diabetic foot ulcer cases…1

Up to85%

of lower extremity amputations…2

…could be

1. Boulton AJM. The diabetic foot. Diabet Med 2006;34:87-90

2. International Diabetes Federation Atlas – 9th edition 2019: page 89.


Early identification of at risk patients is key to effectively prevent diabetic foot complications

There are two major risk factors for patients with diabetes :

1Loss of Protective Sensation (LOPS) due to neuropathy
2Peripheral Artery Disease (PAD)

These need to be identified and monitored appropriately to minimise the risk of patients with diabetes developing a Diabetic Foot Ulcer. A daily foot check will help spot any foot problems.

Learn about foot ulceration
These are the main symptoms of LOPS and PAD:

Damage to the nerves (LOPS)
might be shown by:

  • Tingling sensation or pins and Needles
  • Pain (burning)
  • Less sweaty feet
  • Changes in the colour of the feet
  • Changes in the shape of the feet
  • Blisters and cuts
  • Loss of feeling in the feet or legs

Damage to the blood supply
might be shown by:

  • Cramp in the calves (at rest or when walking)
  • Shiny smooth skin
  • Loss of hair on the legs and feet
  • Cold, pale feet
  • Changes in the skin colour of the feet
  • Wounds or sores that do not heal
  • Pain in the foot or feet
  • Swollen feet

It is key to identify if these risk factors are present in your patients with diabetes


Depending on the presence of these risk factors we can classify the patients by level of risk and take the appropriate prevention steps.

what is my patient’s level of risk ?

There is an international classification to categorise the level of risk of your patients.
In addition, it is extremely important to identify a the level of risk of each patient with diabetes regularly. The criteria are very simple: LOPS, PAD, foot deformities, or past history of foot ulceration or lower-extremity amputation. Or end-stage renal disease.
This classification will provide you with the monitoring frequency required for each case, and the recommended specialist level of care.

Ulcer risk

Very low


No LOPS and No PAD

Professionnals, Monitoring frequency

Once a year

Ulcer risk




Professionnals, Monitoring frequency

Once every 6-12 months

Specialist level of care recommended

General practitioner, podiatrist, diabetes nurse

Ulcer risk



LOPS + footdeformity or
PAD + footdeformity

Professionnals, Monitoring frequency

Once every 3-6 months

Specialist level of care recommended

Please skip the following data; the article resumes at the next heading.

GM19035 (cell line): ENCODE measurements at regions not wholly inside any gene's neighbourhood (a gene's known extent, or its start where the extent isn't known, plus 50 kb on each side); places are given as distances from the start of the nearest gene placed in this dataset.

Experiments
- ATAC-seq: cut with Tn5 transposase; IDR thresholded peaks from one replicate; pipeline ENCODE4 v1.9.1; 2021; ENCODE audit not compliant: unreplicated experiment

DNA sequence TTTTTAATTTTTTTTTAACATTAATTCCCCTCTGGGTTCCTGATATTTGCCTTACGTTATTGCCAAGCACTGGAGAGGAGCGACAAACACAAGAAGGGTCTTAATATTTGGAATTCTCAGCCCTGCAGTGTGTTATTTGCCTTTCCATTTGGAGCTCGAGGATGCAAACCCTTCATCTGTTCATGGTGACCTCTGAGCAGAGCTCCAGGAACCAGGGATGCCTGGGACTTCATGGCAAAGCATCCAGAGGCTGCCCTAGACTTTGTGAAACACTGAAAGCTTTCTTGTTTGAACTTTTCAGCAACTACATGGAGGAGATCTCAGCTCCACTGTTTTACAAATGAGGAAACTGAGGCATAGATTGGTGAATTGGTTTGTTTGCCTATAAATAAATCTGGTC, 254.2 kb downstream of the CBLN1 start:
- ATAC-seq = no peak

Diabetologist, surgeon (general, orthopedic or foot), vascular specialist, podiatrist, diabetes nurse

Ulcer risk



LOPS or PAD and one or more of the following :

  • History of a foot ulcer
  • A lower-extremity amputation (minor or major)
  • End-stage renal disease
Professionnals, Monitoring frequency

Once every 1-3 months

Specialist level of care recommended

Multi-disciplinary team specialized in diabetic foot care

It is very important to reassess the level of risk of your patients with the recommended frequency in the classification. In case you can’t perform yourself your patient’s risk assessment, make sure he is referred to the right healthcare professional.

In addition to regular risk assessment of your patient, it is key to look at the feet of your diabetes patient at each consultation.
Make the most of each consultation with your patients by educating them on diabetic foot prevention.

There are 4 steps you can teach your patients to keep their feet safe and prevent foot ulceration

Glycemic control

Checking that their blood glucose is within the normal range throughout the day is the first step to prevent ulceration. Keeping their blood glucose within target will help your patients prevent damage to their feet and can stop things getting worse.

Daily foot check

Patients with diabetes should check their feet every day for cuts and wounds. Whether they’re about to put their socks on, or taking them off before bed, have a good look. Any changes, and they should see a healthcare professional straight away. If they struggle to lift their feet up, then they might want to use a mirror the see the soles of their feet. If this is too hard, they could try to get someone else to check it for them, They can also ask their nurse or healthcare professional to do it during their regular checkups.


Remind your patients with diabetes that they should have a foot check at least once a year that’s arranged by their GP practice.

Daily foot care

Your patients with diabetes should wash their feet daily in warm, but not hot water, and dry them properly. Remind them that they have to dry between their toes too. Using moisturising cream will help them keep their skin soft, but they should not apply it between their toes or it may make the skin too moist.

Appropriate footwear

When it comes to footwear, this is what your patients with diabetes should know:

  • To wear flat shoes that support their feet and allow them room to breathe.
  • Avoid shoes that are too small or pointed at the ends. If their shoes are too tight, too loose or rub them then they should not wear them. Even if they look great.
  • Avoid walking around barefoot.
  • To not wear tight or knee-high socks
  • To examine their shoes, socks and stockings for damage each time before putting them on. Cracks, small stones and nails can irritate and damage their skin.
In case you notice anything unusual during the foot inspection of your patients, remember that…

When it comes to diabetic foot, every day counts

1. Boulton AJM. The diabetic foot. Diabet Med 2006;34:87-90

2. International Diabetes Federation Atlas – 9th edition 2019: page 89.

3. IWGDF Practical Guidelines – The IWGDF Risk Stratification System and corresponding foot screening frequency – 2019: page 7.